A dialogue has been opened, not between the elite of Twitch and lowly plebs, but from pleb to pleb. Leet users can comment on other people's clips, prompt a chorus of praise for a nasty win or really interact with like-minded people. Sounds like ggwp to me.

READ ME: For those unfamiliar with leetspeak, all you need to know is that it originated from 1980's hackers who were considered elite, hence leet. That factoid alone should be enough to shed some light on why the gaming community has readily adopted it. It's a symbolic language where numbers, special characters, and plain old letters are combined to recreate words.

The Verge
We've all seen one of Facebook's Year in Review videos and we know how they're made. Pictures you shared or were tagged in will be pulled together to make a video of you and your friends. This can be nice once a year if not a little annoying, but with the Moments app came the chance to make these slideshows regularly. Now Facebook has brought the feature to the main app.

This new feature is actually called Slideshow and it's Facebook's most recent attempt to encourage users to make and share more videos. To start with Facebook will automatically make a slideshow if you share five pictures or videos within the last 24 hours. These can appear in your newsfeed and if you want to try to make one yourself you can click try it. When you make your own you can customise the video's theme and music, but the video will likely remain a short clip. These could be a great way to memorise an event, but they could also become very annoying, very quickly.

Facebook want to be big when it comes to video and this Slideshow feature is a Facebook-only feature, but that doesn't make it more tempting. The slideshows can be great fun at first, but after you've seen a few, they aren't anything special. This means that users probably won't want to make too many of them unless they're really into slideshows themselves. If you like them and a friend do too then you can use this feature a lot, but if you're not sure about how someone feels about them, maybe don't tag them or include them in your video.

It's hard to say how much of a video feature this actually is. Technically these slideshows are considered videos, but they aren't anything close to what someone might share on Facebook Live, for example. They do fit in with what works best on Facebook however, as they can be silly and they are different from videos you see on YouTube or elsewhere. This probably isn't a feature that Facebook will focus on much though as they still have a lot to do on Facebook Live.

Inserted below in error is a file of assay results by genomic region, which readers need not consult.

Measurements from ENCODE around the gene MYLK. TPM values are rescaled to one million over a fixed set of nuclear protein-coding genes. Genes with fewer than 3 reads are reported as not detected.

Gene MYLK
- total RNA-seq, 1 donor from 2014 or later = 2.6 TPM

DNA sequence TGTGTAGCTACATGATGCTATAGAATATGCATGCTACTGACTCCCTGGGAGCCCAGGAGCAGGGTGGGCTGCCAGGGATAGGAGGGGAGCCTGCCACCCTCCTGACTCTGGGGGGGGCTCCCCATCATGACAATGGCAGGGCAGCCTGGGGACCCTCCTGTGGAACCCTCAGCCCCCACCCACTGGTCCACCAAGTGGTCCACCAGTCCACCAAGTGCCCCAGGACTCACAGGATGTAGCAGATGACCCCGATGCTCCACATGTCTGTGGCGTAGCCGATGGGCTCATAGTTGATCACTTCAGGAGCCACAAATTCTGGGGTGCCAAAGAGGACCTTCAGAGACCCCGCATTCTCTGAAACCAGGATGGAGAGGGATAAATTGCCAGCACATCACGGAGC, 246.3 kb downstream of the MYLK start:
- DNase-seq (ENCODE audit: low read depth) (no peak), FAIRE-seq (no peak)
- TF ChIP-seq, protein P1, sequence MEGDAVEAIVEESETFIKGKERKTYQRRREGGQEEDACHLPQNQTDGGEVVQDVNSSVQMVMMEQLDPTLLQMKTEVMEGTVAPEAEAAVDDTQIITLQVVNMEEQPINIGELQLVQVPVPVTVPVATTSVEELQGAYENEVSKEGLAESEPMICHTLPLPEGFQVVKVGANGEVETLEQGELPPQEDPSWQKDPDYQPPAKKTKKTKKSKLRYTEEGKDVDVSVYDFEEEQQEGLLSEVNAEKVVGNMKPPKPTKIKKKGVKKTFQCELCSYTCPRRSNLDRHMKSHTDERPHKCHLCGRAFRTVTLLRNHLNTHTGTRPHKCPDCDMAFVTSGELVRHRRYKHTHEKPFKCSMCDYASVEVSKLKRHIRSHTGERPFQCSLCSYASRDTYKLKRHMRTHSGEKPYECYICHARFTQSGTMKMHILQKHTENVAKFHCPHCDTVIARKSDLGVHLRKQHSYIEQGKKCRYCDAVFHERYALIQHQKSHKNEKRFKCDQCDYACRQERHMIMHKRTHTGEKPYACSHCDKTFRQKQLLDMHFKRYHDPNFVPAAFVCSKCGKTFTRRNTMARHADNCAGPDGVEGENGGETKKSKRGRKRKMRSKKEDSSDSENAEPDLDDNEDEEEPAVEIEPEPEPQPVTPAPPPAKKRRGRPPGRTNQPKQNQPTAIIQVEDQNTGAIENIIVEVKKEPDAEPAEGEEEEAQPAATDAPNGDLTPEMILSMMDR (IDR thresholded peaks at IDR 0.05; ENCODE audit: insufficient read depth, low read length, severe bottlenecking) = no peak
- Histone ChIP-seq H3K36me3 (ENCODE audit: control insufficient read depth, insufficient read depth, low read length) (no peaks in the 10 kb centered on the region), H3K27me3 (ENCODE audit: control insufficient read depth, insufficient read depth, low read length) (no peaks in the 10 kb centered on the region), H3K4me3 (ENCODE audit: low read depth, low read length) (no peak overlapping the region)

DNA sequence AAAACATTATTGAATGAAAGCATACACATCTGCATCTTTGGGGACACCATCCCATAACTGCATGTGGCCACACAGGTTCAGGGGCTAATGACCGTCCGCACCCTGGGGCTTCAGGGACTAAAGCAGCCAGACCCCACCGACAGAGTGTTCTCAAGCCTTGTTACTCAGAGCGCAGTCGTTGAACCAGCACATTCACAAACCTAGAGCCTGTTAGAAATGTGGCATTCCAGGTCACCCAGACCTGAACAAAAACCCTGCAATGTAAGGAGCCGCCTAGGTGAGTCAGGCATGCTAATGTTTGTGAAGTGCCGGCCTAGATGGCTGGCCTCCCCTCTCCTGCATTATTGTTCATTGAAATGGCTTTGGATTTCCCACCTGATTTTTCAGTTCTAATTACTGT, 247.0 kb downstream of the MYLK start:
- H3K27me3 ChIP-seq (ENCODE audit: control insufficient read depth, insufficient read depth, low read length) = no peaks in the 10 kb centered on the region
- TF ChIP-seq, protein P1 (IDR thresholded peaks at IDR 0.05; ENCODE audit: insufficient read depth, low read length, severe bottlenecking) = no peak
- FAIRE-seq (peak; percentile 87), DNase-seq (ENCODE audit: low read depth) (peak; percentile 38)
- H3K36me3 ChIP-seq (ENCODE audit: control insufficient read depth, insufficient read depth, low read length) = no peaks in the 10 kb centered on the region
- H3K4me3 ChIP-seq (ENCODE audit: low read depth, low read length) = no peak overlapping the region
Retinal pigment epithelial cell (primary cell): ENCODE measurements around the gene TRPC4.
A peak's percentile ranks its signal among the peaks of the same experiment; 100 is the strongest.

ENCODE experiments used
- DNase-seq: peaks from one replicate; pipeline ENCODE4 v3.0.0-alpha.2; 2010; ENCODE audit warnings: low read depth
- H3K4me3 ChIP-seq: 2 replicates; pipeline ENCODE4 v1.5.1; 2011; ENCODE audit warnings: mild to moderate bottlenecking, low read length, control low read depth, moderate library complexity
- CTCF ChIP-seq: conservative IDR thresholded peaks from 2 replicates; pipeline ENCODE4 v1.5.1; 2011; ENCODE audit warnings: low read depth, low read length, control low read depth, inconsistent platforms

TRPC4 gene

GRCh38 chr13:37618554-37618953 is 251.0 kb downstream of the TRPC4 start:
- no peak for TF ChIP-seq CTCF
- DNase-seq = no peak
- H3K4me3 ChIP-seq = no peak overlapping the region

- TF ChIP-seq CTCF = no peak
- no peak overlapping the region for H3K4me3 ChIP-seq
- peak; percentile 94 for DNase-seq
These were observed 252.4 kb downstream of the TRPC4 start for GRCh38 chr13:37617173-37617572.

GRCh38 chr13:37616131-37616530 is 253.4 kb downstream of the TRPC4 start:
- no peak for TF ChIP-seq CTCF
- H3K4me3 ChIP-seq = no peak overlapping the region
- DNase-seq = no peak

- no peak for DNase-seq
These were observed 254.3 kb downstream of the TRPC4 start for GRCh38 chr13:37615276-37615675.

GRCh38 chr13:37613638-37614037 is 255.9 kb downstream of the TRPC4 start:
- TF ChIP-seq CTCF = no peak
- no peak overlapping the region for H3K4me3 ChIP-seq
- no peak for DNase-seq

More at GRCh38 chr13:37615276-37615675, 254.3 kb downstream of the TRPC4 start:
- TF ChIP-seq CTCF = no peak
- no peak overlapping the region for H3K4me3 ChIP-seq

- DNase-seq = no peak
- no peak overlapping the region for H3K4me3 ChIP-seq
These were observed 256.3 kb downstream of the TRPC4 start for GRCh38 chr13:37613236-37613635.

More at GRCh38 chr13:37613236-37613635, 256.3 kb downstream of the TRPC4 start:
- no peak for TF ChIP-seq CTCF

This feature is currently only available on iOS and will become available this week.

Tech Crunch
Let's face it, for many of us, the only point in using Facebook is being able to plan and talk about events. It was one of Facebook's smartest features, but aside from their ride-share plans, Facebook doesn't tend to do very much to them. But now Facebook want to offer events to people who may not have something to do that weekend, who want to discover something new or just to people who might decide last minute to attend as it pops up.

These suggested events can be found in the events section of the app. Above your current events, you'll see a little carousel of featured events as well as options for curated events focusing on the weekend, food and other similar event topics. Within these sections, there will be a list of carefully curated events that can host a lot of people in your area. These events will not be religious or political so you won't have to worry about any controversy. The events are picked by members of staff, but they're supposed to find a wide range of events that can appeal to everyone as well as be carefully accessed. These could pop up weeks in advance, but this is so you have plenty of time to plan. If you'd like to get an event featured then you're just going to have to come up with a really good event as buying an advert for it will not make your event priority.

As well as this there will be new features for regular event users. If you organise a lot of events yourself, then there's a new tab which will allow you to see who regularly doesn't respond to your invites. This is great because no one wants to spam their friends and acquaintances with invites if they just don't want to come as then that person isn't going to want to interact with you. Once you know exactly who these people are you can stop spamming them unless you know you're organising something that they'll like. Regular users of the new events system will also get a bonus as times go on. Once an event pops up that they'll be interested in, they'll receive a notification within plenty of time so they can check things out and organise things with friends if they want to go. That in itself could actually be pretty useful, but only if the suggested algorithm works well.

Facebook would like users to know that at the moment there isn't likely to be a specialised events app. It takes a lot of work to create an app and even this new feature is only being tested in a few US cities on iOS for the moment. Those cities are; Boston, Chicago, Dallas, Houston, Los Angeles, Miami, New York City, San Francisco, Seattle and Washington D.C. If this feature works well over the coming months, then it will be rolled out to more cities, but if you live in a village then this probably isn't going to be popping up on your phone anytime soon.